Despite a hiccup in June, U.S. sales will be good for the rest of the year, forecasters say.
The National Automobile Dealers Association projects sales of 16.8 million light vehicles this year. The forecasts of General Motors, Ford Motor Co. and the Chrysler group range between 16.8 million and 17.0 million units.
The forecasts are all higher than 2003's total of 16.6 million units.
June sales fell 2 percent from June 2003 to 1,447,730 units, creating doubt that sales will stay strong. But economists say the expanding economy and new products will erase June's dip. "A strong run of incentives and new introductions could get us to 16.9 million units," says NADA economist Paul Taylor. "But the June performance would suggest good progress, not stunning progress, is a better expectation in the second half."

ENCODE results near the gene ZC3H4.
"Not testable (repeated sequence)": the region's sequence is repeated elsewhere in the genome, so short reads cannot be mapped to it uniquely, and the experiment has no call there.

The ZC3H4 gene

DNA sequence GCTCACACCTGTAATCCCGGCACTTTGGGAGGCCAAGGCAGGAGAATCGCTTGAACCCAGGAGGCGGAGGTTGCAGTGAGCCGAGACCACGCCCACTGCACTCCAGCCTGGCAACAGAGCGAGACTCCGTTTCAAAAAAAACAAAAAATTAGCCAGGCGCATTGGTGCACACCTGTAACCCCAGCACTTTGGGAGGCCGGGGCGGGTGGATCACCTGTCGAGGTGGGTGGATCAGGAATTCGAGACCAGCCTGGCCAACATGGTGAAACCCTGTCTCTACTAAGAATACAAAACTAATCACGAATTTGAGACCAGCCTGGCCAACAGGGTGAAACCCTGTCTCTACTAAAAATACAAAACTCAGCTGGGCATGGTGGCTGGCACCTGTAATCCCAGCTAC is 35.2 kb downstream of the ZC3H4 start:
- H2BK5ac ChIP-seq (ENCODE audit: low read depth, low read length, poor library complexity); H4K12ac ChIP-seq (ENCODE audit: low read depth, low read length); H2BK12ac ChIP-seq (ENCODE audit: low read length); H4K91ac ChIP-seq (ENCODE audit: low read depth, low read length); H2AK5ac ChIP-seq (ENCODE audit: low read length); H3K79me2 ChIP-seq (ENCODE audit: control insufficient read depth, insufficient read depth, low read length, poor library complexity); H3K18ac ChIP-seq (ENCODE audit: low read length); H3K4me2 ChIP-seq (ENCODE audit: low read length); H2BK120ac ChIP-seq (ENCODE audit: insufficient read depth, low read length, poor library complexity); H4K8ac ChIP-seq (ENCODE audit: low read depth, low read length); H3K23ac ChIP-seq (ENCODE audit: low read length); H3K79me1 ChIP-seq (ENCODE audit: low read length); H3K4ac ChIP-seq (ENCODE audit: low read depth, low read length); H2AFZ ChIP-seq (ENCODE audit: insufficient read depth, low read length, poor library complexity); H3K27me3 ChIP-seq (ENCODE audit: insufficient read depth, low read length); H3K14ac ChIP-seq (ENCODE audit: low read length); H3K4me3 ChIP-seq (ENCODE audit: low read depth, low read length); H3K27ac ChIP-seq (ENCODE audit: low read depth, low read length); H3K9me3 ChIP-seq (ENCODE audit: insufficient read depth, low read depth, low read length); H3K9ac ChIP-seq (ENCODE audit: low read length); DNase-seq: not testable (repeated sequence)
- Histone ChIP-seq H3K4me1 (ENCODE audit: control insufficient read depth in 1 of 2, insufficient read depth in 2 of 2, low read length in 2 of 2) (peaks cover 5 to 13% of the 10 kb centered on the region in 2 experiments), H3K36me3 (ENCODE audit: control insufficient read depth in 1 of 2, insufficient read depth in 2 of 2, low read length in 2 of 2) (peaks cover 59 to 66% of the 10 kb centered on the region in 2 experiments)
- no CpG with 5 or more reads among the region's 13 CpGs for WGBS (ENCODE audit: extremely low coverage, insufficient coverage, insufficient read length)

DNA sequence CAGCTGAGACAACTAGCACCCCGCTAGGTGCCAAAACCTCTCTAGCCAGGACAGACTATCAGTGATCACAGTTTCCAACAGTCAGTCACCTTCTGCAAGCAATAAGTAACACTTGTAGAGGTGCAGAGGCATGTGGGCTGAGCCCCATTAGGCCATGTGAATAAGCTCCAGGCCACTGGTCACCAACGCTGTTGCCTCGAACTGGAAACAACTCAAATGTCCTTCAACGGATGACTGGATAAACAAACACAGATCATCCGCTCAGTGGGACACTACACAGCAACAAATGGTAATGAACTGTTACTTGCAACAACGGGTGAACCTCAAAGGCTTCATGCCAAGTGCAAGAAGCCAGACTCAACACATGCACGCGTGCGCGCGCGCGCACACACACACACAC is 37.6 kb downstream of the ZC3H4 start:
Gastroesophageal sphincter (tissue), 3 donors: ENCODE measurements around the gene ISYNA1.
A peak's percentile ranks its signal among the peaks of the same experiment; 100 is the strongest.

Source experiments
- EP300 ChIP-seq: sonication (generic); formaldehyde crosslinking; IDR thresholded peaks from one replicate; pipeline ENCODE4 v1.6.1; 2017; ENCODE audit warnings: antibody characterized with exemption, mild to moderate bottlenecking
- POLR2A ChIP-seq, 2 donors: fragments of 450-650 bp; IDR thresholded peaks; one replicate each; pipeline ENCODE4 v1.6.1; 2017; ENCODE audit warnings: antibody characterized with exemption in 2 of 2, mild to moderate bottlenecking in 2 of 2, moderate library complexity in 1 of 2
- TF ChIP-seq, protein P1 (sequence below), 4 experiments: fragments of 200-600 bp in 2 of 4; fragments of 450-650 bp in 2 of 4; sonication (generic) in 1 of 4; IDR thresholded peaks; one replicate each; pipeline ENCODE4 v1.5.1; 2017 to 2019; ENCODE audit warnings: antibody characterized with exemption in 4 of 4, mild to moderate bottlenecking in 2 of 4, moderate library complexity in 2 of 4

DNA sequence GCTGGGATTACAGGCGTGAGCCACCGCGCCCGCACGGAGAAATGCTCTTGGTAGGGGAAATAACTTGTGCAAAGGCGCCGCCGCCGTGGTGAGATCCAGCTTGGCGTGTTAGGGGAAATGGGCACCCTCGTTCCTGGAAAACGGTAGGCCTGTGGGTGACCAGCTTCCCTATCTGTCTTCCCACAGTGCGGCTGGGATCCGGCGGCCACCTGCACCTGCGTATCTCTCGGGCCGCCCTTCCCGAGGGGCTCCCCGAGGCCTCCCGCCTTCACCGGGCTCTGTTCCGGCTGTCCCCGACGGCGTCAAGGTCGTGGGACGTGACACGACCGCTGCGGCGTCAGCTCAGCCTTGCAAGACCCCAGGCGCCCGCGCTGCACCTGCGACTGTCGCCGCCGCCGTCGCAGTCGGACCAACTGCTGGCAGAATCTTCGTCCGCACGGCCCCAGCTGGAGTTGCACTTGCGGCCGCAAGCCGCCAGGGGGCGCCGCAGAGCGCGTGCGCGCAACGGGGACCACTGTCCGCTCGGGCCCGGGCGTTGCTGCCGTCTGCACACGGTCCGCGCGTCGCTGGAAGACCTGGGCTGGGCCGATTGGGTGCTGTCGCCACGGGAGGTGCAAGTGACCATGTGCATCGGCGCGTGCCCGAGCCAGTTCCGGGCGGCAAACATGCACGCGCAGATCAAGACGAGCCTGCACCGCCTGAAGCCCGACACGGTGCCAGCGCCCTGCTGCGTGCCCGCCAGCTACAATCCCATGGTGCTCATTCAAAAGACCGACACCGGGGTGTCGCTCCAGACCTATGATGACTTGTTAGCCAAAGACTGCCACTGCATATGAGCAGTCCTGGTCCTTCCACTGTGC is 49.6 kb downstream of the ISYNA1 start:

NADA says GM's incentives will be critical. Many 2004 models, such as the Chevrolet Tahoe, Buick Rainier and GMC Yukon, have $5,000 rebates.
Bob Schnorbus, chief economist for J.D. Power and Associates, forecasts 16.9 million light-vehicle sales in the United States this year.
"The economy is strong, and the labor market is just beginning to reap the benefits," he says. "Economic conditions should continue to improve for the automotive market, paving the way for a surge in sales in the second half.
"All the elements are there to have a year as strong or stronger than last year. We're still within striking distance of 16.9 or 17 million."